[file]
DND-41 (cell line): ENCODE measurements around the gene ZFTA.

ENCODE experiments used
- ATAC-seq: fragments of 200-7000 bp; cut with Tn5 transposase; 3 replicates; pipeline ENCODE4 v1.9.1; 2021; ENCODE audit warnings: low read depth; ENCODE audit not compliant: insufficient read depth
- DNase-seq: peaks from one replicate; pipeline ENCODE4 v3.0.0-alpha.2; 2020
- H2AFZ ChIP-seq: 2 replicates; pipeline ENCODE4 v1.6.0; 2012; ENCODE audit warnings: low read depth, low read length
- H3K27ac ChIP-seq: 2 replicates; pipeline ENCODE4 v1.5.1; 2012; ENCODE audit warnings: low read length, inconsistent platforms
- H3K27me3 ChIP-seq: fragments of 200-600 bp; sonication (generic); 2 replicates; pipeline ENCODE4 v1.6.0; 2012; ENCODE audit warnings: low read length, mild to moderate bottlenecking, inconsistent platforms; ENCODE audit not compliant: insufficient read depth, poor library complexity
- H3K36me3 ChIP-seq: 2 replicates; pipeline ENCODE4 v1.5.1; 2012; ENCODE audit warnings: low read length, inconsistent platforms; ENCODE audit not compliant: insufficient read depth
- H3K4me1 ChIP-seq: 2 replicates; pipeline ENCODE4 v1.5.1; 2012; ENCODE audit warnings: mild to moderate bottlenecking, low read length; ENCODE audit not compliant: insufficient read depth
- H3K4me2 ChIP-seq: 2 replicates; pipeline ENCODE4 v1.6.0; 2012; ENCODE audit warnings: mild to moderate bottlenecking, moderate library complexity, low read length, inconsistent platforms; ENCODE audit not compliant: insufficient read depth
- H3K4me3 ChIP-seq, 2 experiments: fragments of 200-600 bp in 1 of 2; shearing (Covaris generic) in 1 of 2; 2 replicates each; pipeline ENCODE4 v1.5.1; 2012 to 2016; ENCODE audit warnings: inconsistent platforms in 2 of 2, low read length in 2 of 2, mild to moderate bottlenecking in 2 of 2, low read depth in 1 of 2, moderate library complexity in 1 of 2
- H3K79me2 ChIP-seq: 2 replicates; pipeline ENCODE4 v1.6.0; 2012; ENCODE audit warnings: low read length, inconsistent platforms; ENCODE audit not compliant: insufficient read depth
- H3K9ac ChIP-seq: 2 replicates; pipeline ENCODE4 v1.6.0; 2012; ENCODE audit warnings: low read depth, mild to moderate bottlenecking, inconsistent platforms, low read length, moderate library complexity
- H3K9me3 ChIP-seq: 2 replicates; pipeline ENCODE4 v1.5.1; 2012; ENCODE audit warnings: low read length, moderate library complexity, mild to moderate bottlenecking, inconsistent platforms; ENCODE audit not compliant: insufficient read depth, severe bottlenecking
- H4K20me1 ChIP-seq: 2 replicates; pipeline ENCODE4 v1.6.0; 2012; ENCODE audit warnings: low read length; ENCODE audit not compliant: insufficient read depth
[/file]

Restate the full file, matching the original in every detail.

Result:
DND-41 (cell line): ENCODE measurements around the gene ZFTA.

ENCODE experiments used
- ATAC-seq: fragments of 200-7000 bp; cut with Tn5 transposase; 3 replicates; pipeline ENCODE4 v1.9.1; 2021; ENCODE audit warnings: low read depth; ENCODE audit not compliant: insufficient read depth
- DNase-seq: peaks from one replicate; pipeline ENCODE4 v3.0.0-alpha.2; 2020
- H2AFZ ChIP-seq: 2 replicates; pipeline ENCODE4 v1.6.0; 2012; ENCODE audit warnings: low read depth, low read length
- H3K27ac ChIP-seq: 2 replicates; pipeline ENCODE4 v1.5.1; 2012; ENCODE audit warnings: low read length, inconsistent platforms
- H3K27me3 ChIP-seq: fragments of 200-600 bp; sonication (generic); 2 replicates; pipeline ENCODE4 v1.6.0; 2012; ENCODE audit warnings: low read length, mild to moderate bottlenecking, inconsistent platforms; ENCODE audit not compliant: insufficient read depth, poor library complexity
- H3K36me3 ChIP-seq: 2 replicates; pipeline ENCODE4 v1.5.1; 2012; ENCODE audit warnings: low read length, inconsistent platforms; ENCODE audit not compliant: insufficient read depth
- H3K4me1 ChIP-seq: 2 replicates; pipeline ENCODE4 v1.5.1; 2012; ENCODE audit warnings: mild to moderate bottlenecking, low read length; ENCODE audit not compliant: insufficient read depth
- H3K4me2 ChIP-seq: 2 replicates; pipeline ENCODE4 v1.6.0; 2012; ENCODE audit warnings: mild to moderate bottlenecking, moderate library complexity, low read length, inconsistent platforms; ENCODE audit not compliant: insufficient read depth
- H3K4me3 ChIP-seq, 2 experiments: fragments of 200-600 bp in 1 of 2; shearing (Covaris generic) in 1 of 2; 2 replicates each; pipeline ENCODE4 v1.5.1; 2012 to 2016; ENCODE audit warnings: inconsistent platforms in 2 of 2, low read length in 2 of 2, mild to moderate bottlenecking in 2 of 2, low read depth in 1 of 2, moderate library complexity in 1 of 2
- H3K79me2 ChIP-seq: 2 replicates; pipeline ENCODE4 v1.6.0; 2012; ENCODE audit warnings: low read length, inconsistent platforms; ENCODE audit not compliant: insufficient read depth
- H3K9ac ChIP-seq: 2 replicates; pipeline ENCODE4 v1.6.0; 2012; ENCODE audit warnings: low read depth, mild to moderate bottlenecking, inconsistent platforms, low read length, moderate library complexity
- H3K9me3 ChIP-seq: 2 replicates; pipeline ENCODE4 v1.5.1; 2012; ENCODE audit warnings: low read length, moderate library complexity, mild to moderate bottlenecking, inconsistent platforms; ENCODE audit not compliant: insufficient read depth, severe bottlenecking
- H4K20me1 ChIP-seq: 2 replicates; pipeline ENCODE4 v1.6.0; 2012; ENCODE audit warnings: low read length; ENCODE audit not compliant: insufficient read depth